images links abstract
Wiki Code Copy Tips Home

Alt-right

The alt-right, an abbreviation of alternative right, is a loosely connected far-right, white supremacist, white nationalist, white separatist, anti-immigration and sometimes antisemitic movement based in the United States. A largely online phenomenon, the alt-right originated in the U.S. during the 2010s although it has since established a presence in various other countries. The term is ill-defined, having been used in different ways by various self-described "alt-rightists", media commentators, and academics.

In 2010, the American white nationalist Richard B. Spencer launched The Alternative Right webzine to disseminate his ideas. Spencer's "alternative right" was influenced by earlier forms of American white nationalism, as well as paleoconservatism, the Dark Enlightenment, and the Nouvelle Droite. Critics charged it with being a rebranding of white supremacism. His term was shortened to "alt-right" and popularised by far-right participants of /pol/, the politics board of web forum 4chan. It came to be associated with other white nationalist websites and groups, including Andrew Anglin's Daily Stormer, Brad Griffin's Occidental Dissent, and Matthew Heimbach's Traditionalist Worker Party. Following the 2014 Gamergate controversy, the alt-right made increasing use of trolling and online harassment as a tactic to raise its profile. In 2015 it attracted broader public attention—particularly through coverage on Steve Bannon's Breitbart News—due to alt-right support for Donald Trump's 2016 presidential campaign. On being elected, Trump disavowed the movement. Attempting to move from an online-based to a street-based movement, Spencer and other alt-rightists organised the 2017 Unite the Right rally in Charlottesville, Virginia, which faced significant anti-fascist opposition. After this, the movement began to decline.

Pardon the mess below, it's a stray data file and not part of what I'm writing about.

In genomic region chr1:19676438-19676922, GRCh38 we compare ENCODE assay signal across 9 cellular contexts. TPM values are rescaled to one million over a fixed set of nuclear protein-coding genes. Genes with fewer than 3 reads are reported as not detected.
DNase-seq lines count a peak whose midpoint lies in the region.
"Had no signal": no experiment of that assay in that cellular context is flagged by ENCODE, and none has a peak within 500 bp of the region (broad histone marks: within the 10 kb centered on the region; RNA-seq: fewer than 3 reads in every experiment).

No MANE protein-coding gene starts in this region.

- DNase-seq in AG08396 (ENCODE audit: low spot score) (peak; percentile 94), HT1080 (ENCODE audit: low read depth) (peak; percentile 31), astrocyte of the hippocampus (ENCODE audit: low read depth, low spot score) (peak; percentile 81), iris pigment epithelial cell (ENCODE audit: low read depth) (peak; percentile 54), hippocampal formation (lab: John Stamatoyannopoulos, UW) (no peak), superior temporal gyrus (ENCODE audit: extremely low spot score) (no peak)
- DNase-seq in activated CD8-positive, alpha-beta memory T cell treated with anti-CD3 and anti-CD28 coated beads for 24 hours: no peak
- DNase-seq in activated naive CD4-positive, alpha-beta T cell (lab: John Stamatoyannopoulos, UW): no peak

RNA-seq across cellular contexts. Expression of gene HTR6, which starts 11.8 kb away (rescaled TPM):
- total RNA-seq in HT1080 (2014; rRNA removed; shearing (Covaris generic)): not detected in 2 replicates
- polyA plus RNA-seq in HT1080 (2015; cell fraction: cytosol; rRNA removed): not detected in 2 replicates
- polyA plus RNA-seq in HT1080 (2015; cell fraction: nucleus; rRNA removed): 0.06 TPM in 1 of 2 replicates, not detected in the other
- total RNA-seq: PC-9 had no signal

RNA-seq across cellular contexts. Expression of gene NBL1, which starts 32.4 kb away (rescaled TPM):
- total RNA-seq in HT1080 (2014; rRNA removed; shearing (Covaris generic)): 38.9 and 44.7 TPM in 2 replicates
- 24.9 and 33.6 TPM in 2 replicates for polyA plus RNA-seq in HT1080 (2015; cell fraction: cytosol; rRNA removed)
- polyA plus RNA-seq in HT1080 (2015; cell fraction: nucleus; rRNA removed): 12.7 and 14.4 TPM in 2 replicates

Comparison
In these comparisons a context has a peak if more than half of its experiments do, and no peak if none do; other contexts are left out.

The alt-right is a white nationalist, biologically racist movement. Part of its membership supports anti-immigrationist policies to ensure a continued white majority in the United States. Others call for the breakup of the country to form a white separatist ethno-state in North America. Some alt-rightists seek to make white nationalism socially respectable in the U.S., while others—known as the "1488" scene—adopt openly white supremacist and neo-Nazi stances. Some alt-rightists are anti-semitic, promoting a conspiracy theory that there is a Jewish plot to bring about white genocide; other alt-rightists view most Jews as members of the white race. The alt-right is anti-feminist, advocates for a more patriarchal society, and intersects with the men's rights movement and other sectors of the online manosphere. Alt-rightists generally support anti-interventionist and isolationist foreign policies alongside economic protectionism and thus criticise mainstream U.S. conservatism. Attitudes to social issues like homosexuality and abortion vary within the movement. Individuals aligned with many of the alt-right's ideas but not its white nationalism have been termed "alt-lite".

The alt-right distinguished itself from earlier forms of white nationalism through its largely online presence and its heavy use of irony and humor, particularly through the promotion of Internet memes like Pepe the Frog. Membership was overwhelmingly white and male, with academic and anti-fascist observers linking its growth to deteriorating living standards and prospects, anxieties about the place of white masculinity, and anger at increasingly visible left-wing forms of identity politics like the Black Lives Matter movement. Constituent groups using the "alt-right" label have been characterised as hate groups, while alt-right material has been a contributing factor in the radicalization of young white men responsible for a range of far-right murders and terrorist attacks in the U.S. since 2014. Opposition to the alt-right has come from many areas of the political spectrum including socialists, liberals and conservatives.